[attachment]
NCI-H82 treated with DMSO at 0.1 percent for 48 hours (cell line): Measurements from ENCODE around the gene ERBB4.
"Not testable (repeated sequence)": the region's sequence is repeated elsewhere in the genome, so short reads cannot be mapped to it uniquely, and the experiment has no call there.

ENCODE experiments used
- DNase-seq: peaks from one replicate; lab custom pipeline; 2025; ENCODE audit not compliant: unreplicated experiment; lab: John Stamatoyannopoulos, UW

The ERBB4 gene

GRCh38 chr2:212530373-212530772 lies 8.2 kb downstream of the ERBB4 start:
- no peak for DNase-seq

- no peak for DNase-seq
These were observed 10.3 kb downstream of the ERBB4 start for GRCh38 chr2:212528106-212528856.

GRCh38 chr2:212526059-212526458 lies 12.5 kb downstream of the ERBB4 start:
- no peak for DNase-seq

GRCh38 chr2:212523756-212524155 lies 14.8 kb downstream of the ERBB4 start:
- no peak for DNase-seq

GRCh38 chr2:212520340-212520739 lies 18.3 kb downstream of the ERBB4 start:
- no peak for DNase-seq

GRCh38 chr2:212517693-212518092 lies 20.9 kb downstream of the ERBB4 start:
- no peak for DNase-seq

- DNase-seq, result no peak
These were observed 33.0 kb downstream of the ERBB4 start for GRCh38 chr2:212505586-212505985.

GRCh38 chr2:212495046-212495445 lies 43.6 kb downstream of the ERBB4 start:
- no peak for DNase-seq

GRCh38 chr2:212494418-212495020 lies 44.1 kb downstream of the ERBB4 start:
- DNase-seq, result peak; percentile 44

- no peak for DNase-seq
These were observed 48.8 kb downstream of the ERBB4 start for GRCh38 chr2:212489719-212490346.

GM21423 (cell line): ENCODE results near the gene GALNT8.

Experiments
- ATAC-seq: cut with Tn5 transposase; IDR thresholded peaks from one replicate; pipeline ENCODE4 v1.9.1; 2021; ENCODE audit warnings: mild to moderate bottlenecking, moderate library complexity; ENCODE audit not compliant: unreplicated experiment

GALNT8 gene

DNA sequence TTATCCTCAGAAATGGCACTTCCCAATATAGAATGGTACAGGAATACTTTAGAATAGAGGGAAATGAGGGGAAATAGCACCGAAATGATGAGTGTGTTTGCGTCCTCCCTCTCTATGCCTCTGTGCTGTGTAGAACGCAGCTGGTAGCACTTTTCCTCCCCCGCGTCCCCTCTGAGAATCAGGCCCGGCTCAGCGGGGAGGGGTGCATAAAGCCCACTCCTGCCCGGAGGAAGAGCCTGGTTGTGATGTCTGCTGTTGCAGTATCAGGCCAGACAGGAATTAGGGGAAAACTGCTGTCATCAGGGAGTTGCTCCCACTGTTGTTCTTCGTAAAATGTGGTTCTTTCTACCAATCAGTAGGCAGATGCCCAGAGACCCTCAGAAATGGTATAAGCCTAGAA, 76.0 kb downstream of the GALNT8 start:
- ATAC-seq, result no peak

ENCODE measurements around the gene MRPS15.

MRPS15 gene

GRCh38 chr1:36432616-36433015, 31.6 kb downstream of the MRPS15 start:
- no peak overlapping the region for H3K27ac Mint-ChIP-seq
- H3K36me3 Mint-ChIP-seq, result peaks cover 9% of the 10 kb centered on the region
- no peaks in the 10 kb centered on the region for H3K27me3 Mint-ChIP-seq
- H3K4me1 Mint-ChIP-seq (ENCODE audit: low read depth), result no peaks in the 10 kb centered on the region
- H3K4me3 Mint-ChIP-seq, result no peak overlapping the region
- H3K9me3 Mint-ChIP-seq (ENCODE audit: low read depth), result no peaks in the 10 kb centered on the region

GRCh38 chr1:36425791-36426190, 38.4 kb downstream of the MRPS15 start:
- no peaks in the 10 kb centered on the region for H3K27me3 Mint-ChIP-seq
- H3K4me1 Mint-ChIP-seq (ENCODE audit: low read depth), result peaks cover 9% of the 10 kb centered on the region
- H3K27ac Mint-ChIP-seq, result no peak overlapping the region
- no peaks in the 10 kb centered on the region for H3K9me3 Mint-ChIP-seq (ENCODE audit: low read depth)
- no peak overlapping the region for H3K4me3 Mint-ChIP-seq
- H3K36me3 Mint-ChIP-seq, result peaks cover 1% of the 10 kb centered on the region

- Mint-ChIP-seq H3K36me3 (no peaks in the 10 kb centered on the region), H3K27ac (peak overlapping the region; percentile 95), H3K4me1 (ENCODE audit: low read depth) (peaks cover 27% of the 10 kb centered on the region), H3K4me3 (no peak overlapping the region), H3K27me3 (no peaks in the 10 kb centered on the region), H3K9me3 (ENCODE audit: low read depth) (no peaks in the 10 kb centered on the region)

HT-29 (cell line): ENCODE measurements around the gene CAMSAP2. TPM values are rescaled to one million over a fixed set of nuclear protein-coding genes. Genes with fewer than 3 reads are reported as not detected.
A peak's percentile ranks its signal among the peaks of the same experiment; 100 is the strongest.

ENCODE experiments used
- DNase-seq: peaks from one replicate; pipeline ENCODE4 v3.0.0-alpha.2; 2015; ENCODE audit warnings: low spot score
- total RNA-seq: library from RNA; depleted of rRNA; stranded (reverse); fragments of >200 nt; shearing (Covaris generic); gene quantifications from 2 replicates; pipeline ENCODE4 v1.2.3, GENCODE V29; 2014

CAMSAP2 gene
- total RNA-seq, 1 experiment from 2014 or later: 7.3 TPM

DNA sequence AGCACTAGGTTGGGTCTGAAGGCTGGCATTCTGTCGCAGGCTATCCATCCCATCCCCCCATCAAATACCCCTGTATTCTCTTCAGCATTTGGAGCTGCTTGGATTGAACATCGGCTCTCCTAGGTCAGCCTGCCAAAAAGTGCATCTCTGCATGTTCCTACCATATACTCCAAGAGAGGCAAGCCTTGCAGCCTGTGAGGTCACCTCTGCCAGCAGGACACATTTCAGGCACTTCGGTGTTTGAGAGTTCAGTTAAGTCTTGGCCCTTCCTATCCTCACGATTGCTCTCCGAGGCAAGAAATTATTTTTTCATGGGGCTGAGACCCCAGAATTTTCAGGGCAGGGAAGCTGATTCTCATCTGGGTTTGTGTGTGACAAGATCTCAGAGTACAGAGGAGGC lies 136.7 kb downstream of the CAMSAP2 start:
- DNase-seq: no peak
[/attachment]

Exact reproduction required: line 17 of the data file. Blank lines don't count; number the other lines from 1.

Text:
- no peak for DNase-seq